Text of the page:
A $3.3 million program to support Prince George’s County restaurants opened to applicants this week. The COVID-19 Restaurant Resiliency Program will distribute grants of up $25,000 to restaurants in the county, as well as to food trucks, farmer’s market stands and catering establishments licensed by the county.
The program, which will accept applications through Jan. 22, aims to “promote long-term sustainability and resiliency of businesses operations, support COVID-19 safety measures and support businesses operating at reduced capacity,” according to its website, restaurantresiliency.princegeorgescountymd.gov. It is an extension of an earlier program that distributed $7.8 million of state and county funding to 346 food service providers.
This latest funding comes from $50 million in restaurant relief that Gov. Larry Hogan allocated to Maryland counties at the end of last year.
The model the county is using to distribute these funds is the same as the one it used to award the previous batch of relief.
“By the time we got to doing the Restaurant Resiliency Fund at the end of last year, we’d been through a couple of other different business relief funds and learned a lot from those, and so structured the Restaurant Resiliency Fund based on that, and we’re going to stick with what works,” said Angie Rodgers, deputy chief administrative officer of economic development for Prince George’s County.
Prince George’s is one of the Maryland jurisdictions that completely shut down indoor dining in December and were subsequently sued by local restaurant owners. Judge John Davey upheld the dining ban in Prince George’s County, which is scheduled to be lifted Jan. 16.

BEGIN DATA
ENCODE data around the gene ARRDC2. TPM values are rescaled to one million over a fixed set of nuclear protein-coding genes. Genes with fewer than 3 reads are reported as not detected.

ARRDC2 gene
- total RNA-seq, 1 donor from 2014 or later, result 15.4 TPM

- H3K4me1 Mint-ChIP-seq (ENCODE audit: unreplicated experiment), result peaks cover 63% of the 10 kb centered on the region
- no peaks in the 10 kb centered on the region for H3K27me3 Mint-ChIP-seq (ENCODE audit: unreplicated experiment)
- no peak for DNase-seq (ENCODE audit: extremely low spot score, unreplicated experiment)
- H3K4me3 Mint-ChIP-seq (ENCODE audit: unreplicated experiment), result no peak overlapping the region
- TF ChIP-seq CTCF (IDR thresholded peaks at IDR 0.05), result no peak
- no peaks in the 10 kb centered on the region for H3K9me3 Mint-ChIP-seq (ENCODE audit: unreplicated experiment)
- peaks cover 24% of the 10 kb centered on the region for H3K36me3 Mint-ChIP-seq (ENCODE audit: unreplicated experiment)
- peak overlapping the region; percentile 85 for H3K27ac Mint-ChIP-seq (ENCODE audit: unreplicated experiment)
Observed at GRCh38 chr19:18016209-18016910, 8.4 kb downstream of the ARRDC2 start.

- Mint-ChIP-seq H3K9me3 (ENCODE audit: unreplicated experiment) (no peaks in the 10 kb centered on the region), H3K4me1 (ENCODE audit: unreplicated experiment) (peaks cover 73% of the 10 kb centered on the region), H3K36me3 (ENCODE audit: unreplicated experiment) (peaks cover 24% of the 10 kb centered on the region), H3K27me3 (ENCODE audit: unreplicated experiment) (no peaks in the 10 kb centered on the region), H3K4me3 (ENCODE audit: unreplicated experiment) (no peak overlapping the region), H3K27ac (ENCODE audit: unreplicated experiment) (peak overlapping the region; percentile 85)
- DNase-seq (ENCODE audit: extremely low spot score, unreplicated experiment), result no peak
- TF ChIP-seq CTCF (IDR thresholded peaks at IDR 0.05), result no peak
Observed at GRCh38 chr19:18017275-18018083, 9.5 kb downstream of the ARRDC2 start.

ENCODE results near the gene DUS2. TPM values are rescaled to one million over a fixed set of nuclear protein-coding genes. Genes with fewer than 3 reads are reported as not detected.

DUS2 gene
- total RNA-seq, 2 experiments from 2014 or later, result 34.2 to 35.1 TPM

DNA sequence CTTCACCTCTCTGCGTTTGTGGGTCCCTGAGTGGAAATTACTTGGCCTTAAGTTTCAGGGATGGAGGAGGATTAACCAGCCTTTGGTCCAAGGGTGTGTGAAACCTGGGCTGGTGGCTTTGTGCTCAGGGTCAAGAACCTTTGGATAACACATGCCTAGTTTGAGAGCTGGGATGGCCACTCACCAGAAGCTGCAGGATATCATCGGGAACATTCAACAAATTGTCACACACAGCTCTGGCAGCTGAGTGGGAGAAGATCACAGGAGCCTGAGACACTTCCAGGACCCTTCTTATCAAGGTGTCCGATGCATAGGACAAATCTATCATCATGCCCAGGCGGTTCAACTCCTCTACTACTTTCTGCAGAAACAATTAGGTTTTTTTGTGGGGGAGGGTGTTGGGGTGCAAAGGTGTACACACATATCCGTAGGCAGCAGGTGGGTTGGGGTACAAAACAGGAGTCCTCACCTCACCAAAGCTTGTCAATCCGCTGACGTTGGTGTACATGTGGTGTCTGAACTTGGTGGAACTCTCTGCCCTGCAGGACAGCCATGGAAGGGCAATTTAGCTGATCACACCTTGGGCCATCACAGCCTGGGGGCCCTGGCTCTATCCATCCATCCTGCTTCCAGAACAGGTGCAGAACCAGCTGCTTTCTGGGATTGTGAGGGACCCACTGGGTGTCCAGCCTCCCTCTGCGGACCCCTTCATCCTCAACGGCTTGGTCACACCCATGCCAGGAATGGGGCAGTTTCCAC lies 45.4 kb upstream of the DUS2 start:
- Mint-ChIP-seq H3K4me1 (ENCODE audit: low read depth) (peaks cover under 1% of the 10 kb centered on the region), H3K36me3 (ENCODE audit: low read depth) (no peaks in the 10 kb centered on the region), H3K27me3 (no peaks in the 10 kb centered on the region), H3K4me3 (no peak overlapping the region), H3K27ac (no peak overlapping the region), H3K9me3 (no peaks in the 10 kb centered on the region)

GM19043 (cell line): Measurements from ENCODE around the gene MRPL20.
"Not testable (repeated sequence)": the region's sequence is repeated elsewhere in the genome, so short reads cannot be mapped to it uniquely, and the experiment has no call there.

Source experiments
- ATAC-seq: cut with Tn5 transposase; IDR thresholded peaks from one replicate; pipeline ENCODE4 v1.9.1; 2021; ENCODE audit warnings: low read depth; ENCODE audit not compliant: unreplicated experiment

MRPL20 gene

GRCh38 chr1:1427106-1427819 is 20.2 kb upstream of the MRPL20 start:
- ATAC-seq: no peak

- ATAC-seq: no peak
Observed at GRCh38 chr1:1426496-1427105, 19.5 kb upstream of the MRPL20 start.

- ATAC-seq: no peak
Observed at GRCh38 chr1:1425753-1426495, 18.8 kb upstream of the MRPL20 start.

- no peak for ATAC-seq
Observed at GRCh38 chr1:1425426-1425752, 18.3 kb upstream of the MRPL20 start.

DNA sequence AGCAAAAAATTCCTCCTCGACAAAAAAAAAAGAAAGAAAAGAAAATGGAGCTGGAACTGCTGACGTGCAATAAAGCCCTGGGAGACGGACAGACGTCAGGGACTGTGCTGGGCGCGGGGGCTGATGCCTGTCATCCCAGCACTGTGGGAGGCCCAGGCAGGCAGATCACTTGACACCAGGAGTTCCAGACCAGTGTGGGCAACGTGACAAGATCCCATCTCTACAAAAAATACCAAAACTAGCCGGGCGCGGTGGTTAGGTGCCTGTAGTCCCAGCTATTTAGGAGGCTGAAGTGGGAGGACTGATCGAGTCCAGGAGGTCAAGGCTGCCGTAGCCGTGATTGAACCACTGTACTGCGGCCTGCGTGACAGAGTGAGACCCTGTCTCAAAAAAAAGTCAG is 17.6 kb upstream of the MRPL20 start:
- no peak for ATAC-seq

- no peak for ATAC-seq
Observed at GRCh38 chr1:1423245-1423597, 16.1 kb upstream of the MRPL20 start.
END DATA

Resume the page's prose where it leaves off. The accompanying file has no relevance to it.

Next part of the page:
Baltimore city, which banned indoor and outdoor dining in December, established a $6.5 million dollar grant fund to support restaurants in late November, which has since closed to applicants. The other two counties that closed indoor dining, Montgomery and Anne Arundel Counties, have also offered similar relief programs in recent months.
Prince George’s aims to support both restaurants and their workers with this funding. Over 150,000 county residents — many of whom worked for small businesses — lost their jobs due to the pandemic, Rodgers said, and a third of that number haven’t been able to return to work.
“Prince George’s County residents have been hurt as well, and so the more we can help our businesses bounce back this year and get folks reemployed, that’s going to be our focus,” she said.
Grants received from the COVID-19 Restaurant Resiliency Program will be awarded on a first-come, first-served basis and can be used towards a number of COVID-related expenses, such as personal protective equipment, outdoor seating, delivery services and operational costs.
To be eligible, a restaurant must have taken a financial loss due to the pandemic, must be in good standing with the state, must be for-profit and cannot currently be in bankruptcy or litigation; restaurants that have taken advantage of other county relief funds and grant programs are eligible to apply. If a restaurant that is currently closed receives a grant, it must reopen within 30 days of receiving the funds.